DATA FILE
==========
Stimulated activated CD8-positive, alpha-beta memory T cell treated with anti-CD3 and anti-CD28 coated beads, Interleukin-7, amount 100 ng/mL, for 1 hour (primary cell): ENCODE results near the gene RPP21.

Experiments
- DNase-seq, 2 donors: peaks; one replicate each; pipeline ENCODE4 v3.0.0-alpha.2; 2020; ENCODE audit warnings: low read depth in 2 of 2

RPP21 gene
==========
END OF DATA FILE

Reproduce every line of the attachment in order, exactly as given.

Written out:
Stimulated activated CD8-positive, alpha-beta memory T cell treated with anti-CD3 and anti-CD28 coated beads, Interleukin-7, amount 100 ng/mL, for 1 hour (primary cell): ENCODE results near the gene RPP21.

Experiments
- DNase-seq, 2 donors: peaks; one replicate each; pipeline ENCODE4 v3.0.0-alpha.2; 2020; ENCODE audit warnings: low read depth in 2 of 2

RPP21 gene